PHYSICAL-CHEMICAL DATA AND APPLICATIONS
The passion fruit oil (Passiflora edulis) is distinguished by a high concentration of omega-6 (linoleic acid up to 70%), which provides the replacement of essential fatty acids, which helps to reduce the transepidermal water loss (TEWL).
The unsaponifiable matter includes flavonoids that are known to have sebum-regulating properties without decreasing it too deeply, as this triggers the rebound effect with increased fat production. Passiflorine and maracujine show a soothing effect on the skin.
The passionfruit oil is highly recommended in scalp and hair care products to encourage healthy hair growth and increased vitality and contributes to volume and lightness; helps to reduce high levels of oily scalp.
Passion fruits are primarily used for food, in the form of juices, jams, jellies, ice cream, and liqueurs. It is known for its sedative property, but its attractive aroma and flavor make the passion fruit an important product for the industry. The leaves and juice contain passiflorine, a natural sedative, and tea prepared with leaves that have a diuretic effect. It also shows purgative, sedative, and anti-inflammatory properties. The seeds act as anthelminthic. Due to these characteristics, it is included in the monograph of the Brazilian Pharmacopoeia. It is popularly believed that the tea leaves, besides acting as a sedative, are also an effective antipyretic and help to treat skin inflammation, but these two uses are based on popular beliefs and have not been scientifically proven to work.
The passion fruit originated in tropical America, prefers hot and humid climates, and is cultivated in all tropical countries. Currently, Brazil is the world’s leading producer of passion fruits. In the state of Pará, there is a long tradition of cultivating passion fruit, especially in the Bragança region, where 33,000 tons of fruit were produced in 2008.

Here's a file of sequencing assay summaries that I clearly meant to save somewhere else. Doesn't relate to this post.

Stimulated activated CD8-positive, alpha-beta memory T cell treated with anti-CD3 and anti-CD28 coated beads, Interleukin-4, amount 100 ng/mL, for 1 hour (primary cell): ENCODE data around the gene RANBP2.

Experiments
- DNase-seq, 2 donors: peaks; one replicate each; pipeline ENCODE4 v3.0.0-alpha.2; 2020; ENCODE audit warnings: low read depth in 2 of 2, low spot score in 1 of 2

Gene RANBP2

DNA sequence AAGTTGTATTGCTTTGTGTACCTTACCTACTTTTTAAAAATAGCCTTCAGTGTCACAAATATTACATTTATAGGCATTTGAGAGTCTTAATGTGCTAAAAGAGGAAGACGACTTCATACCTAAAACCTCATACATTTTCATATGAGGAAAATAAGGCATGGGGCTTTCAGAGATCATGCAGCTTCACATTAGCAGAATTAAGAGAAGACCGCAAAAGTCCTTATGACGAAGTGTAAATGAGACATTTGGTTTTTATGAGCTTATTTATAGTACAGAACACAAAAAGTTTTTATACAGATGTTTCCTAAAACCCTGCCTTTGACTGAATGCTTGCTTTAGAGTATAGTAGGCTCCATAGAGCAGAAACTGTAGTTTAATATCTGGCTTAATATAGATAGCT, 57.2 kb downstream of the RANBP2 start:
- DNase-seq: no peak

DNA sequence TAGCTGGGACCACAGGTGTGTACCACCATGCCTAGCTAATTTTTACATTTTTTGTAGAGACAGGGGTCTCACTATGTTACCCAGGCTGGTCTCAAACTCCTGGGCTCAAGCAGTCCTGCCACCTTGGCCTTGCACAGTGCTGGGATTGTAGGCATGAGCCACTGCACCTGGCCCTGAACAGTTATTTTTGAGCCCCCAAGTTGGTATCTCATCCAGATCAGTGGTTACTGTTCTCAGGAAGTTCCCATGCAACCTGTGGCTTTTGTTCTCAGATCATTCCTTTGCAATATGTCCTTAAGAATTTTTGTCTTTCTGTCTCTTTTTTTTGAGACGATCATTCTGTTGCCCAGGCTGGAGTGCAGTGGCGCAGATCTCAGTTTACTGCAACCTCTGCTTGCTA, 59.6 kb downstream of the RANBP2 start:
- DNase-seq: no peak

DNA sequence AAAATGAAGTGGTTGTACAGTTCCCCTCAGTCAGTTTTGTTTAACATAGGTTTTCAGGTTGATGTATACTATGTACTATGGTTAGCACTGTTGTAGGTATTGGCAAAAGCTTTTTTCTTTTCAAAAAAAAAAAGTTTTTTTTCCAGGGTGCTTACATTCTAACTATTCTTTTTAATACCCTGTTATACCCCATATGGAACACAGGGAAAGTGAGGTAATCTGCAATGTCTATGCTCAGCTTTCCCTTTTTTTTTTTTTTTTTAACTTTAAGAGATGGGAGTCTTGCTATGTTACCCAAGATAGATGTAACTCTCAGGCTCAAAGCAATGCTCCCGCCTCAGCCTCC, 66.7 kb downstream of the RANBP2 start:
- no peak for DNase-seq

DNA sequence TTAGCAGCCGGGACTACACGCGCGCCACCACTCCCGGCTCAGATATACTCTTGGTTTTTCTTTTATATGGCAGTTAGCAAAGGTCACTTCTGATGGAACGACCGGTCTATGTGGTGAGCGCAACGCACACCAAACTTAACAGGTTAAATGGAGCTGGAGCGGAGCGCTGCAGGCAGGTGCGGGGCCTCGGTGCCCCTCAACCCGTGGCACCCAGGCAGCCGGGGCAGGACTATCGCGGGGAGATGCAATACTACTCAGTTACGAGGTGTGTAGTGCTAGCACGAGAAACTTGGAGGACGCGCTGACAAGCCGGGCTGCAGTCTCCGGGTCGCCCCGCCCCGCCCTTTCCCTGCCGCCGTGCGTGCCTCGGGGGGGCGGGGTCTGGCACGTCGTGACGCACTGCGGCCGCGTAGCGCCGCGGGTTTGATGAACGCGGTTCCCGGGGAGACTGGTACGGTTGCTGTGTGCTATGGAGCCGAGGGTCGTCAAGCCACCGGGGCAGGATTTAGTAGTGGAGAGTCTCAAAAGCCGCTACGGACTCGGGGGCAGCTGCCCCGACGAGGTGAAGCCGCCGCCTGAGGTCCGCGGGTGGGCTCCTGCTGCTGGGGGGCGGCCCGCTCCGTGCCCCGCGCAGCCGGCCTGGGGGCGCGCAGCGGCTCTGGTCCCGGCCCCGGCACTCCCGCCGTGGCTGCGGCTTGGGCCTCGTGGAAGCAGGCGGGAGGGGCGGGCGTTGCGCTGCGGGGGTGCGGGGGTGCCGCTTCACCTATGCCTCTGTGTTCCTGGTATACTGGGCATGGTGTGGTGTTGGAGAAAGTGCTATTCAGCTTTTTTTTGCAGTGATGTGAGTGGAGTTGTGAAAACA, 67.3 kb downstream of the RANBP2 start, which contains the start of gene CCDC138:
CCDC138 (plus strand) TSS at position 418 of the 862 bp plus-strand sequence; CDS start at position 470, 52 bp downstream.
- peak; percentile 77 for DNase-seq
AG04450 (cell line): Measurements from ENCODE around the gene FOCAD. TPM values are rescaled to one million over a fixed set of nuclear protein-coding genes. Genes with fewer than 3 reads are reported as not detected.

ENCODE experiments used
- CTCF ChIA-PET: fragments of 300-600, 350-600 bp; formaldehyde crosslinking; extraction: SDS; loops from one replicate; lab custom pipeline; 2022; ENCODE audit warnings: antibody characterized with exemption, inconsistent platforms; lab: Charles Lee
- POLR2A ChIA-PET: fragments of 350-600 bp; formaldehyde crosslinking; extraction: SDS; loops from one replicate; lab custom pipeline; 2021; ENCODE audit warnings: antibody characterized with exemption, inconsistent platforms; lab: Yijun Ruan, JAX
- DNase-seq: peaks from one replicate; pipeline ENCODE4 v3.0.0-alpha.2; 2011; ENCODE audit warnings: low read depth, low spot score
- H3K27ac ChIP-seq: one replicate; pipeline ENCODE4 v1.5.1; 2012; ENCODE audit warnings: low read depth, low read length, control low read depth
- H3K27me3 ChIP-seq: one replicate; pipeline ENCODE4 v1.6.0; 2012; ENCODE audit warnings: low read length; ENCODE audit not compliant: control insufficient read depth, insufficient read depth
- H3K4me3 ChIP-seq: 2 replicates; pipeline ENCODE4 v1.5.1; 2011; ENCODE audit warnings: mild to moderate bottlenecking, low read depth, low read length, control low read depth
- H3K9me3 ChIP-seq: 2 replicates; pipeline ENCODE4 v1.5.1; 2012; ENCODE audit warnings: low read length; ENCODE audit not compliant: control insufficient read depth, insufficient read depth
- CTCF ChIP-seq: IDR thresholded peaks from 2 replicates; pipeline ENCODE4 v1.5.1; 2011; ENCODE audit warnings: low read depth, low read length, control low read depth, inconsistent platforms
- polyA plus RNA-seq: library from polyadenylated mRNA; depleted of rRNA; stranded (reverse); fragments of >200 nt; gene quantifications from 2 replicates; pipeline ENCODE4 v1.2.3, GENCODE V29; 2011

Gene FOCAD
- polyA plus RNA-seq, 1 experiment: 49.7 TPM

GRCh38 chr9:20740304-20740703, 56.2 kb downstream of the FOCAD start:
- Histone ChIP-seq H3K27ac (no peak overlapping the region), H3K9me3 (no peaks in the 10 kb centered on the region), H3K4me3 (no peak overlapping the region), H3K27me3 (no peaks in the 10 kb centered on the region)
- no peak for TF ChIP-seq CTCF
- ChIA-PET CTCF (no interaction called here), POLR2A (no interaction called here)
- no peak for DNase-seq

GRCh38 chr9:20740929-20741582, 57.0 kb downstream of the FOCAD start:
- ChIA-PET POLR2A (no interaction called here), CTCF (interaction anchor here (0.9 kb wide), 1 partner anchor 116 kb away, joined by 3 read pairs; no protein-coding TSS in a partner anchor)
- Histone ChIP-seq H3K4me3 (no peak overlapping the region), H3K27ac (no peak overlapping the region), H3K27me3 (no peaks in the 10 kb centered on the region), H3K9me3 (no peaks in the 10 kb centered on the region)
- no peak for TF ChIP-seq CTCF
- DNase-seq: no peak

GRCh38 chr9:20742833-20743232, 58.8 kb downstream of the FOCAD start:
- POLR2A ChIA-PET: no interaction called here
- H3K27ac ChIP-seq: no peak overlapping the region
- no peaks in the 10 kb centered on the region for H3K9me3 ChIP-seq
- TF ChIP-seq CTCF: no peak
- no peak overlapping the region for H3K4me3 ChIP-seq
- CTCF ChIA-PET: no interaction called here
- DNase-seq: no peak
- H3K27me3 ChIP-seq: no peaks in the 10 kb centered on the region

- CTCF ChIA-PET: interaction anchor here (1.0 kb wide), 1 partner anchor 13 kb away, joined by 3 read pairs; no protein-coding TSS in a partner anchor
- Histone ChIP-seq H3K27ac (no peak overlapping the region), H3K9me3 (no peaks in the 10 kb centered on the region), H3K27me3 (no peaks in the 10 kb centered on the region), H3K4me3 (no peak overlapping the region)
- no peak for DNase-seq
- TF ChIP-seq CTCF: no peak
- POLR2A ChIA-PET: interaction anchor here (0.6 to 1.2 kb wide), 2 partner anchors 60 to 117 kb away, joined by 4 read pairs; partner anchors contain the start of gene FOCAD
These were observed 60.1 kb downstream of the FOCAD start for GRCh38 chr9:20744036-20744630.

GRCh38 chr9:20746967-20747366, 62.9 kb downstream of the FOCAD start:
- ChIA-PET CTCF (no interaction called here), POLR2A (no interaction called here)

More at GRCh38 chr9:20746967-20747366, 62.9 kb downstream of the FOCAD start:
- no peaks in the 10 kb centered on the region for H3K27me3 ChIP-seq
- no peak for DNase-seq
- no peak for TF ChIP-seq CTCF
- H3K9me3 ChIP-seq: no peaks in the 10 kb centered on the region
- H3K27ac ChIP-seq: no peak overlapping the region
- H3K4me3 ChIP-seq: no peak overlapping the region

Passion fruits are climbing plants that need a support structure to grow on because the stems of this plant are semi-woody and do not allow it to stand on its own. The support structure for passion fruit is built with wooden stakes and smooth wire. A good support system allows the branches to have enough space to grow, which allows productive branches to receive the proper amount of light. Commercial production starts ten months after planting. The yield of yellow passion fruit (Passiflora edulis) is estimated to be approximately 10 tons/ha/year. The production cycle usually lasts about 2 to 3 years.
The peel of passion fruit, which represents 40% to 50% of the fruit weight, is considered industrial waste, as well as the seeds, which represent about 6% to 12% of the total fruit weight. Oil can be extracted from the seeds for industrial use. The oil yield from the dry seeds of passion fruit reaches about 25%. One hectare can produce approximately 480 kg of dry seed, which equals 96 kg of oil when using cold extraction.
CALVACANTE, P. B.: Frutas Comestíveis da Amazônia, 1996, 6a Ed , Edições Cejup – Museu Paraense Emílio Goeldi, Belém. .
MALACRIDA, C. R. et al (2012): Yellow passion fruit seed oil (Passiflora edulis f.flavicarpa): physical and chemical characteristics; Braz. arch. biol. technol. vol.55 no.1 Curitiba Jan./Feb. 2012. http://www.scielo.br/scielo.php?script=sci_arttext&pid=S1516-89132012000100016 .
PESCE, C. OLEAGINOSAS DA AMAZÔNIA. BELÉM: OFICINAS GRÁFICAS DA REVISTA VETERINÁRIA, 1941. .
TOCCHINI, R. P. (1994): Processamento: produtos, caracterização e utilização. In: Maracujá: cultura, matéria-prima e aspectos econômicos. Campinas: ITAL, p. 161-175. .
ZERAIK, M. L., et al: Maracujá: um alimento funcional? Rev. bras. farmacogn. vol.20 no.3 Curitiba June/July 2010. .